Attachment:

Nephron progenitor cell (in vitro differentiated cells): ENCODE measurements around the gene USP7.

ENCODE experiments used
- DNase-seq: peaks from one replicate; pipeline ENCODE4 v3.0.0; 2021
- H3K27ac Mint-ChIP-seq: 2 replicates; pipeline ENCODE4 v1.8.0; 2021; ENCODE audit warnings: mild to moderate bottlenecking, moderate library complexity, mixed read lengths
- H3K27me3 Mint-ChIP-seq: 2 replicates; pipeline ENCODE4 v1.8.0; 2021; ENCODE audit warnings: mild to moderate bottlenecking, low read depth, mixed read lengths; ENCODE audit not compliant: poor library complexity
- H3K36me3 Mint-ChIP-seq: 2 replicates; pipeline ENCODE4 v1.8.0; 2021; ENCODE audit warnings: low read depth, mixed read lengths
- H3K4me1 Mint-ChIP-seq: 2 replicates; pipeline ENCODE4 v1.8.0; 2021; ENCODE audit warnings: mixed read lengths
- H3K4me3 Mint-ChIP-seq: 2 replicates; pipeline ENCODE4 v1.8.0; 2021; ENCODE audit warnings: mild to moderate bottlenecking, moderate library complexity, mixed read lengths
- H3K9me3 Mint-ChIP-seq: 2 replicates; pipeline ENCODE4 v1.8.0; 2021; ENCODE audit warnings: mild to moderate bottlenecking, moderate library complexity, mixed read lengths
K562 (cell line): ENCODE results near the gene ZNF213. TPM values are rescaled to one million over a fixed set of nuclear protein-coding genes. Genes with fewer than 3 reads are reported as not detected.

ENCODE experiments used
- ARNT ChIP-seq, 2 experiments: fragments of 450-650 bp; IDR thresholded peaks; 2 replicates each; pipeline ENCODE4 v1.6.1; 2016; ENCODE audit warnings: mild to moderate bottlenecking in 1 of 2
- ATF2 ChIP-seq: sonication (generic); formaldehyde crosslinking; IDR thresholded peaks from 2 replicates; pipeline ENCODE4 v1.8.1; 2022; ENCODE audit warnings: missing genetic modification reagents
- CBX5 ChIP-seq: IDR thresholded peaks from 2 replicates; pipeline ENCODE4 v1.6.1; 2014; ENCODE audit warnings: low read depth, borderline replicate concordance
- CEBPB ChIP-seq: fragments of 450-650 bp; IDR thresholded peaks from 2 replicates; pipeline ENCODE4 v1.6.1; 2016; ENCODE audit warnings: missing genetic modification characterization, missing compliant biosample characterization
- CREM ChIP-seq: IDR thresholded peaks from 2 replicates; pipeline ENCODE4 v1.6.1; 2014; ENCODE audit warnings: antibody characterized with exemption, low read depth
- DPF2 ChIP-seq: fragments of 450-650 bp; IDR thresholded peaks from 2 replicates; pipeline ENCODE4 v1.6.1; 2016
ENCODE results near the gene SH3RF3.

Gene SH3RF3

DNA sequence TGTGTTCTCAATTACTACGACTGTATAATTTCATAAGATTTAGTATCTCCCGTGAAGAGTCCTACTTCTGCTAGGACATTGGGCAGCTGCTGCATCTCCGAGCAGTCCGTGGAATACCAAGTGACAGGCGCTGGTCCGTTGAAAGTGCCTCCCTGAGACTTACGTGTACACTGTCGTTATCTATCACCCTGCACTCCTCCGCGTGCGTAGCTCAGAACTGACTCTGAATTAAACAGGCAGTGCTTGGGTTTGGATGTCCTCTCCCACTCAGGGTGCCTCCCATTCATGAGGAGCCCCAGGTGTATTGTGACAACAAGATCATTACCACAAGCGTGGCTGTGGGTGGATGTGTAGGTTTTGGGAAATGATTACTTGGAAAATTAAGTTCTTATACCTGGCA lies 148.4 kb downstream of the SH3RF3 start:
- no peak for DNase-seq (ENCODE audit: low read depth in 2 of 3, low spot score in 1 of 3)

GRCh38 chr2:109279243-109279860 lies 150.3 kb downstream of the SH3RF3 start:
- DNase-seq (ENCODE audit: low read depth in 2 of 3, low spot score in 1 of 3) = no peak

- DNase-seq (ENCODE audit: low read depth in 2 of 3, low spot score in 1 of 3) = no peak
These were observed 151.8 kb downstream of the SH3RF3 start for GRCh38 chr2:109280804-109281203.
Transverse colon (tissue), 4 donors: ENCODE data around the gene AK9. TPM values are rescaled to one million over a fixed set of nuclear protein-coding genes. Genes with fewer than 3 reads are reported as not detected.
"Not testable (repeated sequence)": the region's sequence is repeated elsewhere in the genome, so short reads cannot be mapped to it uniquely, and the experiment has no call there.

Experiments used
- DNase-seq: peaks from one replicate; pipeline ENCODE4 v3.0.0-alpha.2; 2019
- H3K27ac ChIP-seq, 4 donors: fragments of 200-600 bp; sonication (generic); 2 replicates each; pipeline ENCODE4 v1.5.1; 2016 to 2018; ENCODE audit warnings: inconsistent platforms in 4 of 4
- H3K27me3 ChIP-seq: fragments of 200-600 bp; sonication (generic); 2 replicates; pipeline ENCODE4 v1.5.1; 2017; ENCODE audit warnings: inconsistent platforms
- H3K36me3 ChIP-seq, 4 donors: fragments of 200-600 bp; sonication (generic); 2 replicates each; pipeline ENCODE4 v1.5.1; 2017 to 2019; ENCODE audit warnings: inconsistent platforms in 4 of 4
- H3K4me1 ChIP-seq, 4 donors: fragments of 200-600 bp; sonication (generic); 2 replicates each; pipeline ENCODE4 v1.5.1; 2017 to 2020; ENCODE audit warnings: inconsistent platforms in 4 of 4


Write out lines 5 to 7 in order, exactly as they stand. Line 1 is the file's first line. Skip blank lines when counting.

- H3K27me3 Mint-ChIP-seq: 2 replicates; pipeline ENCODE4 v1.8.0; 2021; ENCODE audit warnings: mild to moderate bottlenecking, low read depth, mixed read lengths; ENCODE audit not compliant: poor library complexity
- H3K36me3 Mint-ChIP-seq: 2 replicates; pipeline ENCODE4 v1.8.0; 2021; ENCODE audit warnings: low read depth, mixed read lengths
- H3K4me1 Mint-ChIP-seq: 2 replicates; pipeline ENCODE4 v1.8.0; 2021; ENCODE audit warnings: mixed read lengths